- Both birds and mammals have a built-in mechanism for controlling their body temperatures. Animals with this ability are classified as being “endothermic” or more commonly “warm-blooded”. - They can maintain a constant body temperature regardless of the temperature of their environment (to a certain point). - Being endothermic has allowed birds and mammals to adapt so that they can remain active in colder climates/seasons. Many are successful in living in arctic and temperate zones. This gives them a big advantage in conquering open niches, other classes could not fill. - The cost of being endothermic is that the individual must have a higher metabolism, to support this higher metabolic rate one must eat far more often than “cold-blooded” animals.
- All other animals are classified as being “ectothermic” also called “poikilothermic”, they must get their heat from outside.
B) Birds – “AVES”
- Birds are endothermic reptile-like animals with an outer covering of feathers, two forelimbs usually adapted for flight and two hind-limbs specialized for perching, swimming, running etc. Flying birds have hollow but strong bones.
- Scaly skin similar to reptilian skin found on feet and around eyes. - Feathers aid in flight and in insulating the bird. - Birds have several different kinds of feathers:
a) Contour feathers: Used for flight.
b) Down feathers : Used for insulation.
c) Powder feathers: Used for waterproofing. i) Feeding: Birds have a very high metabolic rate so they must eat large amounts of food. - Their beaks are usually perfectly adapted to function as an appropriate tool for obtaining the food they eat. - The digestive system of birds contains a crop (storage) and gizzard (grinding) along with the usual digestive structures. ii) Respiration and Circulation: - Birds have the most efficient lungs of any animal, probably due to their high metabolic demands for oxygen associated with flight. They have the ability to diffuse oxygen into the blood through their lungs when they inhale and also while they exhale. - Birds also possess a four-chambered heart, with two separate circulatory loops; one half of the heart pumps only deoxygenated blood to the lungs, the other half of the heart receives the oxygenated blood from the lungs and pumps it out to the rest of the body. Blood does not mix between the two halves. iii) Reproduction:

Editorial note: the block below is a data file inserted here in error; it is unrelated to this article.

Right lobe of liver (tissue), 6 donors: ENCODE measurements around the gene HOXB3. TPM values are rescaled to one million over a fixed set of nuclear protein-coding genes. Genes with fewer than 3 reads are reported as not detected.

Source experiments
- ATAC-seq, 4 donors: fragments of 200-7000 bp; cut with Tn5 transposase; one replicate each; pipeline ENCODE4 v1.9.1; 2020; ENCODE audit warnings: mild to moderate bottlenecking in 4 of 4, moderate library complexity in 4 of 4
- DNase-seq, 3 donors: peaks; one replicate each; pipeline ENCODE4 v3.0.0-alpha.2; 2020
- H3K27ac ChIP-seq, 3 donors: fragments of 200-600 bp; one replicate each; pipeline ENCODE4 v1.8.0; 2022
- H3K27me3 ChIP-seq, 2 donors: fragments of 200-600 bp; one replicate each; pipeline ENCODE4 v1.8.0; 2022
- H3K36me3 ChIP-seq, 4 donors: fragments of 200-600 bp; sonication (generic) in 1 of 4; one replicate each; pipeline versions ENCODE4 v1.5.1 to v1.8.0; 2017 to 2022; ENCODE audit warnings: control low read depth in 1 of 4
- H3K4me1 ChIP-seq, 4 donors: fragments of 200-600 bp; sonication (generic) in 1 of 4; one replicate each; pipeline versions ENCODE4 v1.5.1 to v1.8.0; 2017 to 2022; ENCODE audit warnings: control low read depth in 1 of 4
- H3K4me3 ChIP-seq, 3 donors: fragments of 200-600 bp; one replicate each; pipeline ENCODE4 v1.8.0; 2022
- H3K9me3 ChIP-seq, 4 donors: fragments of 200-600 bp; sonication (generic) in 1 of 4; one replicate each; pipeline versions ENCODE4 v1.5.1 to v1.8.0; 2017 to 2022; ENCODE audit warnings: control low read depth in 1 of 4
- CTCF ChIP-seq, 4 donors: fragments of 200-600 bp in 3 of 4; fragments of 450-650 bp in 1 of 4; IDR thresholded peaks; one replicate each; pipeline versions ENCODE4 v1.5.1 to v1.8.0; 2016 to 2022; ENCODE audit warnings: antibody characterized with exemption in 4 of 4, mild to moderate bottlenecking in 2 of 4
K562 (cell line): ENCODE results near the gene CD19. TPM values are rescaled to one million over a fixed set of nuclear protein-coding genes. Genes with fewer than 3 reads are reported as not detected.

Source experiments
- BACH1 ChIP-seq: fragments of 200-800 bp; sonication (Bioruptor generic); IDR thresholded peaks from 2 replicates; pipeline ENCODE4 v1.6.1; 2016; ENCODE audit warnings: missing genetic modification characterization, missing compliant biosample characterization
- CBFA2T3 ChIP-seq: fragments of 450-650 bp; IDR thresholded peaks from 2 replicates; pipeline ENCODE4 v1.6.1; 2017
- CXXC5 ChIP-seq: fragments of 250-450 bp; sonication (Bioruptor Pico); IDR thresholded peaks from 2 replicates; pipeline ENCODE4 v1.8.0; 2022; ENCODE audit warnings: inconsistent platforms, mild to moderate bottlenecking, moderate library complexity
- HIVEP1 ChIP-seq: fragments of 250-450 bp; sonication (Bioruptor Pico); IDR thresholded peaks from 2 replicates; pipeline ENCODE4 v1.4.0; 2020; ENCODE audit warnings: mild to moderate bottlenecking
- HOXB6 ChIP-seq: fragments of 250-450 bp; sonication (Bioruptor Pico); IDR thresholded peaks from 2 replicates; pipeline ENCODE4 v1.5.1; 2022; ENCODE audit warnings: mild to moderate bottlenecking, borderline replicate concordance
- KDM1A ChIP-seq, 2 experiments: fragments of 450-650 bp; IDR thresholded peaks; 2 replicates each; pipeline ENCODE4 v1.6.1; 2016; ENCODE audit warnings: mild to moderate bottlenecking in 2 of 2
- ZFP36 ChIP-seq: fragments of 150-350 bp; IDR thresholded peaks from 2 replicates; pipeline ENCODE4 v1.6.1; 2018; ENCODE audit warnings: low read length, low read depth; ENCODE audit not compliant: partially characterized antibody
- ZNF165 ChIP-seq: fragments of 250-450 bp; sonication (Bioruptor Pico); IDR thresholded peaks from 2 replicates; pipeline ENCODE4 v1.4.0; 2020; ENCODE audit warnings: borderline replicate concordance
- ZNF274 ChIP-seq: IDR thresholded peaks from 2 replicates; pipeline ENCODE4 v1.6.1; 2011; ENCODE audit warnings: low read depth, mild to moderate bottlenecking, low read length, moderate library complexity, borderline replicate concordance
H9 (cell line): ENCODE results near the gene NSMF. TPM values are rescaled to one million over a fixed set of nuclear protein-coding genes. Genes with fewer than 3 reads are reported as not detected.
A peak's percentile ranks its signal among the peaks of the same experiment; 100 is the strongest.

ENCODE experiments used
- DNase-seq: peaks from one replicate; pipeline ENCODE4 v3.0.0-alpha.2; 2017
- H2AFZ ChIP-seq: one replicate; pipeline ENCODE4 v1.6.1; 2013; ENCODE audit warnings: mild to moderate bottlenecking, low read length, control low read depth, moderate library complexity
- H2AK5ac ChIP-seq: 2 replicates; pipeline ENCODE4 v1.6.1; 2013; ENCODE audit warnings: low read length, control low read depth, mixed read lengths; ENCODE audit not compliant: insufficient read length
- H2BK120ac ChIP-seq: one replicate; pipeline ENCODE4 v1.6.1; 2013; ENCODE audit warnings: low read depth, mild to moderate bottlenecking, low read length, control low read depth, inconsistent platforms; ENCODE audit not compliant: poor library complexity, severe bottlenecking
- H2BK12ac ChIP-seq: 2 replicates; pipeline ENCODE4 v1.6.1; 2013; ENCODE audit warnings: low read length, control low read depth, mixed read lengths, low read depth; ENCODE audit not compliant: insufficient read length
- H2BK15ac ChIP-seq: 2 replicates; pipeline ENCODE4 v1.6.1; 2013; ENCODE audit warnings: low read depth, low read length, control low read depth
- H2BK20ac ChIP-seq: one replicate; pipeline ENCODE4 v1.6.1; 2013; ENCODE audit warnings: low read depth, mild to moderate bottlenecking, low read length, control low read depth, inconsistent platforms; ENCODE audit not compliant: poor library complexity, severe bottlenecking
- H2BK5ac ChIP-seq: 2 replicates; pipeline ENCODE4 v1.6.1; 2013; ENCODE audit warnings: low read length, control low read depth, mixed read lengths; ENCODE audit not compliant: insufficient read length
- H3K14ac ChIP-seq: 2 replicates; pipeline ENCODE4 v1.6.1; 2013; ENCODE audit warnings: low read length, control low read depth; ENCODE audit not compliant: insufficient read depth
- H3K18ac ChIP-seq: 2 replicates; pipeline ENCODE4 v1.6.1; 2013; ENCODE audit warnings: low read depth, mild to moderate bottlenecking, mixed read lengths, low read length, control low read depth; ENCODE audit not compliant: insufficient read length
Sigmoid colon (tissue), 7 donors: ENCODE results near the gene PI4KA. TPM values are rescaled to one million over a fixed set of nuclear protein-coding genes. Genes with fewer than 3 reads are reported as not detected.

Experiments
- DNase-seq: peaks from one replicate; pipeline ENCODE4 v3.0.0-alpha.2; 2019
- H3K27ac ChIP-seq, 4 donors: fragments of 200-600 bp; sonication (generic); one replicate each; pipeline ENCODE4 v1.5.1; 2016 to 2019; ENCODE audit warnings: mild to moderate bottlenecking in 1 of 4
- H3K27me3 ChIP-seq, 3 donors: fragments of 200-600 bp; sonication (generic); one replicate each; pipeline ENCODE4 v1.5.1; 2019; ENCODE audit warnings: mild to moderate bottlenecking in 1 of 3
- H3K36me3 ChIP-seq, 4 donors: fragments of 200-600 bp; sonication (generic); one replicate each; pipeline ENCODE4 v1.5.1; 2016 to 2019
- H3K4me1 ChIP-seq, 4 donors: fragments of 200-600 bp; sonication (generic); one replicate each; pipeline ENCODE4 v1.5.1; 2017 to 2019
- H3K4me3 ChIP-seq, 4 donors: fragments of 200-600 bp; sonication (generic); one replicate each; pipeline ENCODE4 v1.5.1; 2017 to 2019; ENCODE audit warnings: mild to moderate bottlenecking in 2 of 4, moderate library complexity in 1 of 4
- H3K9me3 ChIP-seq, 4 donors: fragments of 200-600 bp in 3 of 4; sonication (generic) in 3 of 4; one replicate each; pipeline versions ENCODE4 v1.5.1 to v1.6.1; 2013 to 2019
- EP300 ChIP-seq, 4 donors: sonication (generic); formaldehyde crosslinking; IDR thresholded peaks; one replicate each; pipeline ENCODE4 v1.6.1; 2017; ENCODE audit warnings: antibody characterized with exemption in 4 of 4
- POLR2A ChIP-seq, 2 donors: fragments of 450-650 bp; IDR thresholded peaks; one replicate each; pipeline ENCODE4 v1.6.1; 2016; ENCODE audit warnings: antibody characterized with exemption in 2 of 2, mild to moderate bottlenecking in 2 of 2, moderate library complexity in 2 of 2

- Birds usually incubate (warm) their eggs during the remainder of development before hatching takes place. C) Mammals – “MAMMALIA”:
- Mammals are endothermic animals extremely specialized at maintaining a constant body temperature. - They use hair/fur or fat to help insulate and most possess sweat glands to help them lower their body temperature when required. - Almost all mammals are viviparous (born alive), with the exception of the monotremes (platypus, echidna etc) - Female mammals have mammary glands to produce milk for nourishing their young. Most Primitive Most Advanced
- Mammals also require large amount of food to maintain their high metabolism.
- Mouth contains various types of teeth, the size and number of each type of tooth varies from one species to another depending on the type of diet they have.
ii) Respiration / Circulation / Excretion:
- Very similar to birds, many can exhale air past vocal cords (larynx) to produce various types of sounds, often used for communication.
- Mammalian heart is the most advanced heart, with a double circuit system (pulmonary –lungs and systemic – rest of body).
- Most highly developed kidneys of all vertebrates. Kidneys filter nitrogenous wastes from blood, and help maintain the balance of salts and sugars. iii) Reproduction:
a) Monotremes : (Oviparous) Use internal fertilization, but lay reptilian-like eggs and incubate them through their development. When offspring hatch the female nurses them from her mammary glands.
PLATYPUS b) Marsupials : (Viviparous) Fertilized egg develops into embryo that receives nourishment from a yolk sac rather than from a placenta. The yolk sac does not last long enough for complete development, so the embryo leaves the womb (uterus) and must finish its development in its mother’s pouch (marsupium) where it latches on to the mother’s nipple.
c) Placentals: (Viviparous) Protective membranes to the outside of the embryo join to the tissues of the mother’s uterus to form a placenta. The placenta forms a connection between the mother’s circulatory system (carrying oxygen and nutrients) and the fetal circulatory system. The mother’s blood and the fetus’ blood do not mix, only nutrients, oxygen and wastes can cross over. The developing fetus remains in the mother’s womb for a duration called the “gestation” period.